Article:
PARIS—Cynics tend to mock the term “Chinese IPR” (intellectual property rights) as an oxymoron—like “future historians” and “military intelligence.”
But as the Financial Times reported recently, “the rapid rise in Chinese patent filings, which have been growing at a rate of more than 20 percent a year, reflects a profound change in cultural attitudes to property, and intellectual property in particular—even if the Chinese system for protecting IP rights still has many deficiencies.”
More important, the growth in Chinese patent filings is likely to affect foreign companies that may have been reluctant to file for patents in China. Instead of dismissing the Chinese patent system as being fatally flawed and Chinese patents as hopelessly defective, foreign companies might be better advised to invest time and resources in filing patents in China to compete with Chinese companies.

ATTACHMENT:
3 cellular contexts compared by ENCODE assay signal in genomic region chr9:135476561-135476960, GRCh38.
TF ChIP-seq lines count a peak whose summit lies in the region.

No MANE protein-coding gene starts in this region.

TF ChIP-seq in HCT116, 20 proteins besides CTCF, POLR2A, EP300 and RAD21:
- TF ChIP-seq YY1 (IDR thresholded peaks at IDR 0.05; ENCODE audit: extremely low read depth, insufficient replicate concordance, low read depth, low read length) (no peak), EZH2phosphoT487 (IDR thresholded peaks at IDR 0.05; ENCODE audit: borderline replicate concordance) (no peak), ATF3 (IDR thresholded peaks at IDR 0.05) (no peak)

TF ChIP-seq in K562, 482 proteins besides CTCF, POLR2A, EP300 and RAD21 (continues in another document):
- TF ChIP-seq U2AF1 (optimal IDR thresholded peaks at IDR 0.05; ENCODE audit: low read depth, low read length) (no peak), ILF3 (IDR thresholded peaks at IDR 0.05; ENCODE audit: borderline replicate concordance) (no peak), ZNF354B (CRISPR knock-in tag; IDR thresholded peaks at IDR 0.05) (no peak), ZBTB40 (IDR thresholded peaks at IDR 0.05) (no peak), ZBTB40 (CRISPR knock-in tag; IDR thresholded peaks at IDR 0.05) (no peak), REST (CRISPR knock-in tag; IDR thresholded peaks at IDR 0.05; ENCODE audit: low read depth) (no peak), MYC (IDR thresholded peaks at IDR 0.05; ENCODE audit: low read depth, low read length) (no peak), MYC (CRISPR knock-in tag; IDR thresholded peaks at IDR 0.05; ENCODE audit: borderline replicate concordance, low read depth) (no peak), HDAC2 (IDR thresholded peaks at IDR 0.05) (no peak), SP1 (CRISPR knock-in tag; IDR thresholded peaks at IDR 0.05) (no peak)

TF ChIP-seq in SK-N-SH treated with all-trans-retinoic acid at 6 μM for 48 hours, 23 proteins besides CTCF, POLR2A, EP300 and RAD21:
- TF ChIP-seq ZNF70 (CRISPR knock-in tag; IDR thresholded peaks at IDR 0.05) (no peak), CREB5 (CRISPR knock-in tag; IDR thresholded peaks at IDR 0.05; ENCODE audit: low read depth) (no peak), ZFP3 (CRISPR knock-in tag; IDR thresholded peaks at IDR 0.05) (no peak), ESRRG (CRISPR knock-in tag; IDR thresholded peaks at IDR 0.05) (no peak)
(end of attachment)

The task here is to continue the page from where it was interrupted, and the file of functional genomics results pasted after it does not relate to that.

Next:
A recent report, "China Semiconductor Company Analysis and IP Landscape” by UBM Techinsights, a sister company to the publisher of EE Times, echoes this view.
The Techinsights’ report claims that Chinese-based companies are “transitioning from low-cost manufacture of discrete parts to long-term market competitors, both in China and around the globe.”
The U.S. continues to lead the list of total semiconductor patents granted with 40 percent of the total count (based on data gathered from the U.S. Patent and Trademark Office). Japan is second with 10.7 percent of the total. In contrast, China comes in at No. 16, with 623 patents granted.
However, comparing the U.S. to China in terms of issued patents and published applications for a particular year, “the trend shows China exceeding the U.S. starting in 2005,” according to TechInsights.